The informed consent document (ICD) is the most important document in a clinical trial. Prospective participants sign the ICD after they have been informed of all the aspects of the trial relevant to their decision, thus allowing them to make an express choice to voluntarily participate in the trial. The principle underlying informed consent is the right to self-determination of every adult of sound mind.
Informed consent is not just a signature on a form but an ongoing process of exchange of information between the investigator and the participant. For a legally effective informed consent by the participant or their legally authorized representative (LAR), the consent should be freely given and not obtained by coercion, undue influence, fraud, mistake or misrepresentation.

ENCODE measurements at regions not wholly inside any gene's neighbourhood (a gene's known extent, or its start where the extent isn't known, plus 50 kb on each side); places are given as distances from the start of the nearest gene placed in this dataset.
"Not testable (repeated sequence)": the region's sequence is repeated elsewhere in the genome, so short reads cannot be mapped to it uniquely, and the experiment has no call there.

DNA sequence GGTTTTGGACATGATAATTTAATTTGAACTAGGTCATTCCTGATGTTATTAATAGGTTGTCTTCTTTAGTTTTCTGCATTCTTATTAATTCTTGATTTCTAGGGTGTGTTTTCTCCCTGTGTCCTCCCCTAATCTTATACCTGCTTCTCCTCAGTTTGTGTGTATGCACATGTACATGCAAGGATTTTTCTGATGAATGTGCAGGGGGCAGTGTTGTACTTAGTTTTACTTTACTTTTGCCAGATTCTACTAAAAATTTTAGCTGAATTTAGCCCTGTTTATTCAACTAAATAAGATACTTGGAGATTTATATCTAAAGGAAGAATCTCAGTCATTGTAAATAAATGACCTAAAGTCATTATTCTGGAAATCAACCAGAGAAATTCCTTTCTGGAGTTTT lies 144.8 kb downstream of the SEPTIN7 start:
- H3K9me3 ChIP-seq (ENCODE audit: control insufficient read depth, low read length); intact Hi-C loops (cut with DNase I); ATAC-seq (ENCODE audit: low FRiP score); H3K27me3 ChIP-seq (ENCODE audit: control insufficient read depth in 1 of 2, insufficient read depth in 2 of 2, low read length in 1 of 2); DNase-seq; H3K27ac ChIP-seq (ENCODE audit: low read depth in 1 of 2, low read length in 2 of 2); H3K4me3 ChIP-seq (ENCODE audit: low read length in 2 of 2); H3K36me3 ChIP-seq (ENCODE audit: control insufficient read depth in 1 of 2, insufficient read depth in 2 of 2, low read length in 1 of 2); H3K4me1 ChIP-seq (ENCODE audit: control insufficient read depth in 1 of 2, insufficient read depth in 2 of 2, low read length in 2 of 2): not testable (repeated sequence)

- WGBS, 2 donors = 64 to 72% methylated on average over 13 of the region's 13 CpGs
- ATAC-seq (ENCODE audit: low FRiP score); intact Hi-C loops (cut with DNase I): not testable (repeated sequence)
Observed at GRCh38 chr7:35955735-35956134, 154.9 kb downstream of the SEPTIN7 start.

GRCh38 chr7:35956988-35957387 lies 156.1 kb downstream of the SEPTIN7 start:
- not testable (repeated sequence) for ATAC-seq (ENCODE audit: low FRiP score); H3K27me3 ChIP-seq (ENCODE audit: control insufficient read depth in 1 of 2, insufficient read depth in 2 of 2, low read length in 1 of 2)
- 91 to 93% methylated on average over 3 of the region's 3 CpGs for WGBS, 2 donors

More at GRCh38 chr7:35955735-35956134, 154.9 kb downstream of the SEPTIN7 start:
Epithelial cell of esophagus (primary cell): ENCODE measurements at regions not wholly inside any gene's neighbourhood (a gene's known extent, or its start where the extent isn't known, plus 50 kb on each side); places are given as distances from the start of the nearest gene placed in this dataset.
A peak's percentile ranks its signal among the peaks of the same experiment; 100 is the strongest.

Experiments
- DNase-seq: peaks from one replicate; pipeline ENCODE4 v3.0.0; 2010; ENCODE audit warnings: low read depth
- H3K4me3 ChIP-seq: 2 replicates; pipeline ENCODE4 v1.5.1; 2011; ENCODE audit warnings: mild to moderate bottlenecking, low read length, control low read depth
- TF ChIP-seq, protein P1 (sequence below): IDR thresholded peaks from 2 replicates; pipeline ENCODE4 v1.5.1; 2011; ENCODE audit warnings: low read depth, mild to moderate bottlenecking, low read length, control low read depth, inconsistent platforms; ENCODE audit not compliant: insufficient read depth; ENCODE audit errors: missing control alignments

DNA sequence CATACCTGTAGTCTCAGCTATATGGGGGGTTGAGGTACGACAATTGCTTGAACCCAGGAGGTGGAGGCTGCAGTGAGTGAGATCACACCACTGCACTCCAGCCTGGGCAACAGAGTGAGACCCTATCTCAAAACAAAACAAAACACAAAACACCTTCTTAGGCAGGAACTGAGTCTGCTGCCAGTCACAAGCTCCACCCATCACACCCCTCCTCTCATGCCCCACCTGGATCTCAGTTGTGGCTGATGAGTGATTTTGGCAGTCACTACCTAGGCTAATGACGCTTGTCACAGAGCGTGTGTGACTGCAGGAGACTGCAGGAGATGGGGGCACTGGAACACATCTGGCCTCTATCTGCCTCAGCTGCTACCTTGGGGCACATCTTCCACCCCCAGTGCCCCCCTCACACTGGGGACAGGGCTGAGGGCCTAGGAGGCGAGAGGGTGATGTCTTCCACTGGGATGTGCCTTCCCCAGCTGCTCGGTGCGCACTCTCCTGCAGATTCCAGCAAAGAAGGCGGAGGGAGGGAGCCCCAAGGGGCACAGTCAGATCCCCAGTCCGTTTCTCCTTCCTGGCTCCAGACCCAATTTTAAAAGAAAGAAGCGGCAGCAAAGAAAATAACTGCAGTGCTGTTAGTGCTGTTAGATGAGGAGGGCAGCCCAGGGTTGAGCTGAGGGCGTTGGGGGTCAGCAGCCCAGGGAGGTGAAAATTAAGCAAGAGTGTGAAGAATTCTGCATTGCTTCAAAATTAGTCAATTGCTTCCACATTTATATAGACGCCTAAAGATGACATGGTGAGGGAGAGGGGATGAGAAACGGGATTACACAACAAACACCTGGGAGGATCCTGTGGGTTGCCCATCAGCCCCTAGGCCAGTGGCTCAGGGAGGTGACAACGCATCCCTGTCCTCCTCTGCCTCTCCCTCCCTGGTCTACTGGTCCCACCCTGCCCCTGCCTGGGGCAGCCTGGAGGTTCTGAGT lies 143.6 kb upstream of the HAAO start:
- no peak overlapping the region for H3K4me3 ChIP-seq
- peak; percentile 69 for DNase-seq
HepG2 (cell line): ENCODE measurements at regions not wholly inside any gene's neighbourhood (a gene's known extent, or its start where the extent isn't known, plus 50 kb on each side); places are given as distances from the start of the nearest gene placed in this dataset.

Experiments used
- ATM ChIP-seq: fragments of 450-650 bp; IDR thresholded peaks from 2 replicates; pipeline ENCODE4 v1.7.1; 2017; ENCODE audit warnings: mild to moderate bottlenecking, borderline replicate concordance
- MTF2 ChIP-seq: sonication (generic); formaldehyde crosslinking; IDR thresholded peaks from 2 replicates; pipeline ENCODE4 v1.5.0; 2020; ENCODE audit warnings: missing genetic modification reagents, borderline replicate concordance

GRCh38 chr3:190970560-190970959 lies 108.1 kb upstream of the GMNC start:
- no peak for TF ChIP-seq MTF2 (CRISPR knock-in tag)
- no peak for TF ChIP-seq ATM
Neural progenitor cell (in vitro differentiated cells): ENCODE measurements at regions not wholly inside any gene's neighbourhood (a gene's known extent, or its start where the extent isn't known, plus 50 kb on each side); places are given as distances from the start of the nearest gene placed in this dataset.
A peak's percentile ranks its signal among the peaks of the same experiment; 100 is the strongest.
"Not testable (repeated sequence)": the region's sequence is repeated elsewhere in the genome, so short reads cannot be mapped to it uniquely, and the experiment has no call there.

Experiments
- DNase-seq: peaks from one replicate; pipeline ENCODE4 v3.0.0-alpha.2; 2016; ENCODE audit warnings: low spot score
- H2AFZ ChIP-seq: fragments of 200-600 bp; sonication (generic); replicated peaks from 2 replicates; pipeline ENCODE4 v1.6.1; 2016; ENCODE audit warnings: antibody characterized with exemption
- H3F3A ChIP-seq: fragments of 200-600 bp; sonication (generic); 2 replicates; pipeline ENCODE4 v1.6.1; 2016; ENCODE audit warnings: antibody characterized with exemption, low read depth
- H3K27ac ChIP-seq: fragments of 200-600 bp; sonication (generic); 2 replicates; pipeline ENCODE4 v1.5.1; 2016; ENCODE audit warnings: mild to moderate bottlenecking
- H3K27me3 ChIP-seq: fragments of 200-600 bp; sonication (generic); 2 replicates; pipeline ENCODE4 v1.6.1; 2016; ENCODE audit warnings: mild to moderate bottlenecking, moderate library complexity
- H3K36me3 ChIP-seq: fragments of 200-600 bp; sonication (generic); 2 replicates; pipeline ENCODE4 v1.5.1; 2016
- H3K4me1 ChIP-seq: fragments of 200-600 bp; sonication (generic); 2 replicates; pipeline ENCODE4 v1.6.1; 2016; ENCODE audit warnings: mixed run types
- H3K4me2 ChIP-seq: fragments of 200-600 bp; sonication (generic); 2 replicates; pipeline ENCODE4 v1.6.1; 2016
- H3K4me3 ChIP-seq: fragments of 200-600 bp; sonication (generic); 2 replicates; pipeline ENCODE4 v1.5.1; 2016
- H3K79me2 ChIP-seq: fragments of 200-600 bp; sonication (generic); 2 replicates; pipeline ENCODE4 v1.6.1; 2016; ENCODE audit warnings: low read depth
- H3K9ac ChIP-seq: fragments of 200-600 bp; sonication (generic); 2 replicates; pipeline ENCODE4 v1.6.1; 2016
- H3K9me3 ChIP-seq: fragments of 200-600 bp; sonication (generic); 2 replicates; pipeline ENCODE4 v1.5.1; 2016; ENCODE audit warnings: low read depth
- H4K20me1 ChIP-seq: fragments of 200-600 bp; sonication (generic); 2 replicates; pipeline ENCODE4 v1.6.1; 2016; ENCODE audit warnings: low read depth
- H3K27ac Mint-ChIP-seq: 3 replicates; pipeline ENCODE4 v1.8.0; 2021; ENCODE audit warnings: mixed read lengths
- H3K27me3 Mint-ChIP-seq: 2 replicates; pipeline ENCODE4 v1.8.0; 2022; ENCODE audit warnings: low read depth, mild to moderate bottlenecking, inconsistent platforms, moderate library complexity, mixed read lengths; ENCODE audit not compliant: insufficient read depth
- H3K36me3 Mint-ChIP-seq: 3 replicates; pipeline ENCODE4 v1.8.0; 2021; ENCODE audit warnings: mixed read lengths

In trials conducted in India, the ICD is set out in the Drugs and Cosmetics Rules, 1945, in Appendix V of Schedule Y, with an ethics committee (EC) or institutional review board (IRB) having the final authority for ensuring the adequacy of the information in the ICD. In clinical trial studies that are subject to US Food and Drug Administration regulations, the ICDs should meet the requirements of title 21 of the Code of Federal Regulations (CFR) 50.20 and contain the information required by each of the basic elements of 21 CFR 50.20(a) and each of the six elements of 21 CFR 50.20(b) that is appropriate to the study.
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Dr Rachna Bharadwaj is an associate at Krishna & Saurastri Associates and an advocate registered with the Bar Council of India.
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